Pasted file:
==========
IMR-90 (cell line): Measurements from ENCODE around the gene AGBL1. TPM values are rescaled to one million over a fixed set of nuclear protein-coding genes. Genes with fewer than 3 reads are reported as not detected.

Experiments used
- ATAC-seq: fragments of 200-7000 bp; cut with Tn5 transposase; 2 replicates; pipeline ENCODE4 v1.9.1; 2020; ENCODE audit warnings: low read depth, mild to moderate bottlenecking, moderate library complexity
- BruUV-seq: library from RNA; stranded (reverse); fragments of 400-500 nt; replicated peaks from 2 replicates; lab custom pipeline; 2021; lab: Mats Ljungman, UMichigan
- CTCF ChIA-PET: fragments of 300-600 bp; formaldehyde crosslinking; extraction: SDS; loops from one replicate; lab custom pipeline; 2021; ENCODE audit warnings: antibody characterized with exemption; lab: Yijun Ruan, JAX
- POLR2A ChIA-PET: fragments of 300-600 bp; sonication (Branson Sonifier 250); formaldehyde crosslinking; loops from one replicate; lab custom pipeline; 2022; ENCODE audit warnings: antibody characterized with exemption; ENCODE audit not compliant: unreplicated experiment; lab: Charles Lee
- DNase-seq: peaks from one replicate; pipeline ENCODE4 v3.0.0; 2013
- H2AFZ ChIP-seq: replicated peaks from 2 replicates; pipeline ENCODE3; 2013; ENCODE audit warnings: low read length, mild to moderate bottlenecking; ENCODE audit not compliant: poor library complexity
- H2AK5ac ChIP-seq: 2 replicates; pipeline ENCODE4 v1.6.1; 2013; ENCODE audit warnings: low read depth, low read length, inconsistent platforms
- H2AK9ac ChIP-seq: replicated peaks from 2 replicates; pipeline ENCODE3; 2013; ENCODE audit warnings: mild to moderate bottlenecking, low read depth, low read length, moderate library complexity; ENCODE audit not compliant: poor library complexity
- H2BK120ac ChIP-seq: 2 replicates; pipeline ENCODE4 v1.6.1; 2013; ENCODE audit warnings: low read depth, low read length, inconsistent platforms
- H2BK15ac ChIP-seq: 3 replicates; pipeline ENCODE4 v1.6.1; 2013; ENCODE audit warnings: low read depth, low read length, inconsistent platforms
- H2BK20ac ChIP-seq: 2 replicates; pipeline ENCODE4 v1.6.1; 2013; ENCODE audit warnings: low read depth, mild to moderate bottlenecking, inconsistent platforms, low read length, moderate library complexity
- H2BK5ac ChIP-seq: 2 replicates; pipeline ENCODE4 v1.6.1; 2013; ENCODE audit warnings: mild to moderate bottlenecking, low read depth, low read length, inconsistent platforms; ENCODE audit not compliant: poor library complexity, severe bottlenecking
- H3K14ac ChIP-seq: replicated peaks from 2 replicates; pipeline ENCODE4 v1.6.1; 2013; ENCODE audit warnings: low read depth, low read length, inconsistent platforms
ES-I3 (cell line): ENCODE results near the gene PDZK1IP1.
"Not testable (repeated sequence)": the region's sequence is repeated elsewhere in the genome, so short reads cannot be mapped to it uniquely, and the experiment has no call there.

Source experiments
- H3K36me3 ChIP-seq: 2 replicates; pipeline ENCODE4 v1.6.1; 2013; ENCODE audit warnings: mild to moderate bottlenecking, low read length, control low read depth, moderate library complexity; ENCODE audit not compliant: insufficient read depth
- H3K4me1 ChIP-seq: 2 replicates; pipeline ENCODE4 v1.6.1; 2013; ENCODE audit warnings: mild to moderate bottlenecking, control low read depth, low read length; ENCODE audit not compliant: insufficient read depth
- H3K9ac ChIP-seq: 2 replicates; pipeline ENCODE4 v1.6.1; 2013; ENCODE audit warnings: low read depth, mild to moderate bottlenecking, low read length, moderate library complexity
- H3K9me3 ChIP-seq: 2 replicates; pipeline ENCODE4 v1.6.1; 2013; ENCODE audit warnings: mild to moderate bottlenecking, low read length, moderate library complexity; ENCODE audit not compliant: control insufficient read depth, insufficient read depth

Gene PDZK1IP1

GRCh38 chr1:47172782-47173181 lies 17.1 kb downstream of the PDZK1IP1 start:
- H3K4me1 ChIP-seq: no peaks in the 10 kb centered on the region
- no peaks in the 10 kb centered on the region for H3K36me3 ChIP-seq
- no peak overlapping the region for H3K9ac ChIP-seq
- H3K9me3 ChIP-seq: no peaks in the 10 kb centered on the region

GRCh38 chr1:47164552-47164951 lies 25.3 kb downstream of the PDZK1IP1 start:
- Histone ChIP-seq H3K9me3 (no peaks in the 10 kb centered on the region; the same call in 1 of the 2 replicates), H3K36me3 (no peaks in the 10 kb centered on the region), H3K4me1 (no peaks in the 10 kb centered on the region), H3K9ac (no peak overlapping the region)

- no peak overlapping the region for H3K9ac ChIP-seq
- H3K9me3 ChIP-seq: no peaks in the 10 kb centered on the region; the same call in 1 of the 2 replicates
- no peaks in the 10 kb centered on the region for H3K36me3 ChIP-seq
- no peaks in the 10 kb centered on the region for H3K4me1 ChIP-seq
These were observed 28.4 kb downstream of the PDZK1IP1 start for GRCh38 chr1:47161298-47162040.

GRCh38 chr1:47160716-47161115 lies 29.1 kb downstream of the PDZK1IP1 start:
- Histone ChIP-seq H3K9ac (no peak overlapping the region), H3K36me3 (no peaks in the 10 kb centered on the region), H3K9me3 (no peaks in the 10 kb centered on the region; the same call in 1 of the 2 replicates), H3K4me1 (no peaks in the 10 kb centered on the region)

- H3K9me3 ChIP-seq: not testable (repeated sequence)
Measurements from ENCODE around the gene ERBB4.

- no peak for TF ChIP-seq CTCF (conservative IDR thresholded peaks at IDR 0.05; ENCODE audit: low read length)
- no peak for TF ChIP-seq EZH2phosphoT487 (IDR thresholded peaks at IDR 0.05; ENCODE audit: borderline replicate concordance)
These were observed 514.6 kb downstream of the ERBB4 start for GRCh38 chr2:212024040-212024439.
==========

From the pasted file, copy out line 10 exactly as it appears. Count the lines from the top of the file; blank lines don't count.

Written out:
- H2AK9ac ChIP-seq: replicated peaks from 2 replicates; pipeline ENCODE3; 2013; ENCODE audit warnings: mild to moderate bottlenecking, low read depth, low read length, moderate library complexity; ENCODE audit not compliant: poor library complexity